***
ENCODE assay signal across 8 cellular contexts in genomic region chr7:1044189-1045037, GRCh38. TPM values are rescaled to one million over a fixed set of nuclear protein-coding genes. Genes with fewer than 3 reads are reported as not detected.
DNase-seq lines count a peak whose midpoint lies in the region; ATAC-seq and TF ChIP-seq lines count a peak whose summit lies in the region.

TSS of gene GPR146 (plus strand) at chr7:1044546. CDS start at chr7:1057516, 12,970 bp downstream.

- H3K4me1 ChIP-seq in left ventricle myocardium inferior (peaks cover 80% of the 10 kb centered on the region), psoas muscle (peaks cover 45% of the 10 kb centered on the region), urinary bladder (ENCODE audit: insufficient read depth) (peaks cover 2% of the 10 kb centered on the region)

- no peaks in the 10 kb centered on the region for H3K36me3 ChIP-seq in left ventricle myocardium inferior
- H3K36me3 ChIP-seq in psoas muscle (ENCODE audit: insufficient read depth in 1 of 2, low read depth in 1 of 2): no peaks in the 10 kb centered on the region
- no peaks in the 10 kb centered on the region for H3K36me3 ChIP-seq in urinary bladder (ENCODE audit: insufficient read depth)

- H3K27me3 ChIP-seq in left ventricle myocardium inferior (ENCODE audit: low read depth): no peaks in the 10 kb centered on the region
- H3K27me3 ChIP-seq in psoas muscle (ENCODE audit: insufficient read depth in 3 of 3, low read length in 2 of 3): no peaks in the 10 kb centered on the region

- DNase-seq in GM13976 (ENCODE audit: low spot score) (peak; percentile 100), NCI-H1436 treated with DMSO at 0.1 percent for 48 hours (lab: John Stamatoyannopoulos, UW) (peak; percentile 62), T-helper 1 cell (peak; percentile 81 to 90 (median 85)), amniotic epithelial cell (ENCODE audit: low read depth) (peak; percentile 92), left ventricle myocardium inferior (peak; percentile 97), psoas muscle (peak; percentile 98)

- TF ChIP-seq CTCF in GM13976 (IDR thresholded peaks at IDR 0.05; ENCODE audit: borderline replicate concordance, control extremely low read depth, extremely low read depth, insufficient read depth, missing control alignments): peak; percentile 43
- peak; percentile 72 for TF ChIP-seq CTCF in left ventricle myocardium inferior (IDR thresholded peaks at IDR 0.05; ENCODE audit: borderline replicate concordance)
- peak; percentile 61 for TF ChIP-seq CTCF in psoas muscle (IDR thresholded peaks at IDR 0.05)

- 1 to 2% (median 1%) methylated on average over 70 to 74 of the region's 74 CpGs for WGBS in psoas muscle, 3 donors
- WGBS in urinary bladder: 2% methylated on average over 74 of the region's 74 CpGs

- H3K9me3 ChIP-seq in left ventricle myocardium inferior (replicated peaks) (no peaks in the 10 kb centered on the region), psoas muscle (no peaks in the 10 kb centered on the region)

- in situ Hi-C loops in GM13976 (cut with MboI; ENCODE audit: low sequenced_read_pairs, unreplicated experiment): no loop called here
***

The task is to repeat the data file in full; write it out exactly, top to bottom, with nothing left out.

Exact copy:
ENCODE assay signal across 8 cellular contexts in genomic region chr7:1044189-1045037, GRCh38. TPM values are rescaled to one million over a fixed set of nuclear protein-coding genes. Genes with fewer than 3 reads are reported as not detected.
DNase-seq lines count a peak whose midpoint lies in the region; ATAC-seq and TF ChIP-seq lines count a peak whose summit lies in the region.

TSS of gene GPR146 (plus strand) at chr7:1044546. CDS start at chr7:1057516, 12,970 bp downstream.

- H3K4me1 ChIP-seq in left ventricle myocardium inferior (peaks cover 80% of the 10 kb centered on the region), psoas muscle (peaks cover 45% of the 10 kb centered on the region), urinary bladder (ENCODE audit: insufficient read depth) (peaks cover 2% of the 10 kb centered on the region)

- no peaks in the 10 kb centered on the region for H3K36me3 ChIP-seq in left ventricle myocardium inferior
- H3K36me3 ChIP-seq in psoas muscle (ENCODE audit: insufficient read depth in 1 of 2, low read depth in 1 of 2): no peaks in the 10 kb centered on the region
- no peaks in the 10 kb centered on the region for H3K36me3 ChIP-seq in urinary bladder (ENCODE audit: insufficient read depth)

- H3K27me3 ChIP-seq in left ventricle myocardium inferior (ENCODE audit: low read depth): no peaks in the 10 kb centered on the region
- H3K27me3 ChIP-seq in psoas muscle (ENCODE audit: insufficient read depth in 3 of 3, low read length in 2 of 3): no peaks in the 10 kb centered on the region

- DNase-seq in GM13976 (ENCODE audit: low spot score) (peak; percentile 100), NCI-H1436 treated with DMSO at 0.1 percent for 48 hours (lab: John Stamatoyannopoulos, UW) (peak; percentile 62), T-helper 1 cell (peak; percentile 81 to 90 (median 85)), amniotic epithelial cell (ENCODE audit: low read depth) (peak; percentile 92), left ventricle myocardium inferior (peak; percentile 97), psoas muscle (peak; percentile 98)

- TF ChIP-seq CTCF in GM13976 (IDR thresholded peaks at IDR 0.05; ENCODE audit: borderline replicate concordance, control extremely low read depth, extremely low read depth, insufficient read depth, missing control alignments): peak; percentile 43
- peak; percentile 72 for TF ChIP-seq CTCF in left ventricle myocardium inferior (IDR thresholded peaks at IDR 0.05; ENCODE audit: borderline replicate concordance)
- peak; percentile 61 for TF ChIP-seq CTCF in psoas muscle (IDR thresholded peaks at IDR 0.05)

- 1 to 2% (median 1%) methylated on average over 70 to 74 of the region's 74 CpGs for WGBS in psoas muscle, 3 donors
- WGBS in urinary bladder: 2% methylated on average over 74 of the region's 74 CpGs

- H3K9me3 ChIP-seq in left ventricle myocardium inferior (replicated peaks) (no peaks in the 10 kb centered on the region), psoas muscle (no peaks in the 10 kb centered on the region)

- in situ Hi-C loops in GM13976 (cut with MboI; ENCODE audit: low sequenced_read_pairs, unreplicated experiment): no loop called here